I made sure there was some forest camping too.

This became evident early on. Close to the town of Papenburg in West Germany, we were surrounded by wide open farmland with animal fences, which isn’t exactly great for camping. We were wet and cold from the rain, and the sun was setting. My strategy of dealing with the situation was to stare at my phone screen looking at Google Maps satellite images for some trees to hide our tents, while Isabelle was looking at the windows of farmhouses for any friendly people returning a smile and a wave.

I was all proud about finding a forest only two kilometres away, but she was already chatting (without a common language) to the family living in the second house we passed. They did seem suspicious at first, but eventually we were led to the empty barn, safe from the weather. We made our beds on the straw and were invited to the house for evening tea before going to sleep.

In all the years I’ve travelled, I have literally never done this kind of thing. Since starting in June I had slept in a tent for four months straight. I was quite impressed.

One squeaky mouse was running around at first, but settled down when we wanted to sleep.

And there was more. A couple days later, on October (cough)th, it happened to be my birthday. I don’t like to be the centre of attention, so rarely tell people when this occurs. But I had to explain why I was in no mood for pasta and tuna, and wanted to eat something special that day. I told my new travel companion not to make a big deal out of it. She said sure, and then proceeded to tell everyone we met.

It may look like a lot for a Cocker Spaniel to pull, but this one's pretty spicy for her size.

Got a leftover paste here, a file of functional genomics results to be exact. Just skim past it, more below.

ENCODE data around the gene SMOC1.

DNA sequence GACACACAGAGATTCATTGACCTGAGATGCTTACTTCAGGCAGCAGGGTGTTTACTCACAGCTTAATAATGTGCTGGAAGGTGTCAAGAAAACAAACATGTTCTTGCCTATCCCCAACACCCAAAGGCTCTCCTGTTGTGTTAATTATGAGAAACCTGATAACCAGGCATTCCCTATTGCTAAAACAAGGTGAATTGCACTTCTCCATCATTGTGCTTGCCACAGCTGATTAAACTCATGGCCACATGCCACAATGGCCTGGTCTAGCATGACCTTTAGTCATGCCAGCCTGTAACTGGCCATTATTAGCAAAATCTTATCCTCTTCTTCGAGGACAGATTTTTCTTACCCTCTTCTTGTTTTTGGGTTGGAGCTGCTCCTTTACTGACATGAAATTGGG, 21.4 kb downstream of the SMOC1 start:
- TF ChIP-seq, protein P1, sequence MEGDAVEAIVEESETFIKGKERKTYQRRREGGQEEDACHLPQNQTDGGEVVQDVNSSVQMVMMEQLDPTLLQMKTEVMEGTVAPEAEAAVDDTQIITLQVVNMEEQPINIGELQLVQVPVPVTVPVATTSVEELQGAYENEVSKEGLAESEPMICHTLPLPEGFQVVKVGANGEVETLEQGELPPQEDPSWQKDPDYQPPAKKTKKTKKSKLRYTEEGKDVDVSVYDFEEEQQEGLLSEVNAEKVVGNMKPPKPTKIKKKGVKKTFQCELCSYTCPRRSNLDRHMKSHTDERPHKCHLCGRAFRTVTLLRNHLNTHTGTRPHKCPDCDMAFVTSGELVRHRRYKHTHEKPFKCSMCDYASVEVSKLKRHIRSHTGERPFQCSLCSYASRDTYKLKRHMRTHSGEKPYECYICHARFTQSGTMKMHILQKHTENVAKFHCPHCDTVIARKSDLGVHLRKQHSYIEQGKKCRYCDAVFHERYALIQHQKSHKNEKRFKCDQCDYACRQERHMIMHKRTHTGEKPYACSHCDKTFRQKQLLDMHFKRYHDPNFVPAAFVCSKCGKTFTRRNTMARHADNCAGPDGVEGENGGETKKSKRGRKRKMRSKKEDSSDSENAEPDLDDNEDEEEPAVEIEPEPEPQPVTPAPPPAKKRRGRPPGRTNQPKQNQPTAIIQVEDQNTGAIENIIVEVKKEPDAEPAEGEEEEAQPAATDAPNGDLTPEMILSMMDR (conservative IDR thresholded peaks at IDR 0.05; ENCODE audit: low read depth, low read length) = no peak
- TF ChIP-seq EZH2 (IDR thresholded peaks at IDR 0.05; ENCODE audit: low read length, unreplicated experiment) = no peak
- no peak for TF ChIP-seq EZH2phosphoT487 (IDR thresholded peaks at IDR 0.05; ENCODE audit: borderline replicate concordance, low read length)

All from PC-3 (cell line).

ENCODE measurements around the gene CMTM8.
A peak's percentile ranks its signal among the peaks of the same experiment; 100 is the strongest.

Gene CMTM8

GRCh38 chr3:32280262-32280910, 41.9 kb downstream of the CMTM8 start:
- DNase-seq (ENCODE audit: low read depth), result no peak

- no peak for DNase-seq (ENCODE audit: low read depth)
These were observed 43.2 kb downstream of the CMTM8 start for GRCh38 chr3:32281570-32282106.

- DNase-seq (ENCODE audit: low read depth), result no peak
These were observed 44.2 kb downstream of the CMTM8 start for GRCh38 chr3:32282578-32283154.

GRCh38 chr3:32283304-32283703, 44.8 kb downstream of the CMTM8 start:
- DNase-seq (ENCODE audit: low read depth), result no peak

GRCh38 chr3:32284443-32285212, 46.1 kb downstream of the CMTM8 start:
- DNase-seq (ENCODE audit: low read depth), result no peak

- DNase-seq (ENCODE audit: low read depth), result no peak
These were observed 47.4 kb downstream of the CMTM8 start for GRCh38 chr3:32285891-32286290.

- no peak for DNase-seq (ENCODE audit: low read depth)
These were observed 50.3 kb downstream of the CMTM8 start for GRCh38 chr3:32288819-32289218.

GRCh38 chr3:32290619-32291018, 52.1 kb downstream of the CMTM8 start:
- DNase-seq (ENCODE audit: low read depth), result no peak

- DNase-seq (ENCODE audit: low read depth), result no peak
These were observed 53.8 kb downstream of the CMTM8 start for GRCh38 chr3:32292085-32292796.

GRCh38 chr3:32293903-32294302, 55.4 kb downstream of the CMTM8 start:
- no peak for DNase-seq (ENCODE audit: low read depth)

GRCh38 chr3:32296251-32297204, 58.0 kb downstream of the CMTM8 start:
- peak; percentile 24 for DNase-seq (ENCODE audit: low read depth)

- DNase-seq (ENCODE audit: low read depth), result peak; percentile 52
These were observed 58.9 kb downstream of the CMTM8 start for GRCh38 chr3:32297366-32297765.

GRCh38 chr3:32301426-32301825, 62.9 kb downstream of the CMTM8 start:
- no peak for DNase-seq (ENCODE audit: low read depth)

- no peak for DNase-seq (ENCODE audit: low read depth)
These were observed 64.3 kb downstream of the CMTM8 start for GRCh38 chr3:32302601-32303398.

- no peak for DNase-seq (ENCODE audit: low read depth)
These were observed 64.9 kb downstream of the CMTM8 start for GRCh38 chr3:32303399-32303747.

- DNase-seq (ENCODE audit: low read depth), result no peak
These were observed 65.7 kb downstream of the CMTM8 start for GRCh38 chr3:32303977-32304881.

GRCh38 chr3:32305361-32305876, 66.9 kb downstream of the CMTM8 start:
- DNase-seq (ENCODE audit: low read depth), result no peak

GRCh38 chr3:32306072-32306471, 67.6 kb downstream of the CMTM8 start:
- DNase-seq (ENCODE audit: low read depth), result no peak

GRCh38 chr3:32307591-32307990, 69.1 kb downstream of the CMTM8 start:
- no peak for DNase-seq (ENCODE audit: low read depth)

In the late afternoon we came to an idyllic little town called Sellingen in the Netherlands. While shopping for barbecue goodies and pancake materials, a man who looked like the owner of the store asked if we are on holiday. Paraphrasing Isabelle's usual cheerful self: “Hi! We are cyclists! We come from Scandinavia! I am so cute! I have a dog! We have no place to camp! It’s his birthday!”

The man made a couple phone calls in Dutch and explained that the camping grounds were closed, but he arranged a place for us in one of them anyway. The owners would pick us up shortly, and we could wait in their son’s bar/cafe in the meanwhile. We went there, heads spinning from the helpfulness, and the bar owner walked over to shake my hand, “First of all, happy birthday!”

Everyone continued to be super friendly and we got free drinks while we waited, and I received a heartwarming video call from my brother and niece back home. So all in all, it was an excellent day already. Then the camping ground owners showed up, a hippy-looking couple with bright eyes and that look of joyful wisdom that people have when they’ve lived right and aged well.

We were led to a quiet place in the woods, a camping ground with plenty of space. The woman explained they could fit 60 people but only took in 15 because everyone deserved their space and privacy in nature. After some of the claustrophobic caravan clusters I saw in Germany, this principle sounded just heavenly. Since we were the only ones there, they gave us the use of a cabin and showers, free of charge. It was my birthday, after all.

Kira contemplating the many duties of a dog's life.

Amazing. We spent the evening high on life, cooking pork steaks and chicken fillet with salad and cheese-stuffed grilled paprikas. We drank wine by the fireplace while sharing stories of our adventures. There were even actual beds to sleep in. Kira snuggled up next to me, then started snoring with the volume of a much larger dog.

I won’t soon forget the generosity of the people in Sellingen. And it turns out that touring with company isn’t so bad either.

Autumn leaves in the morning.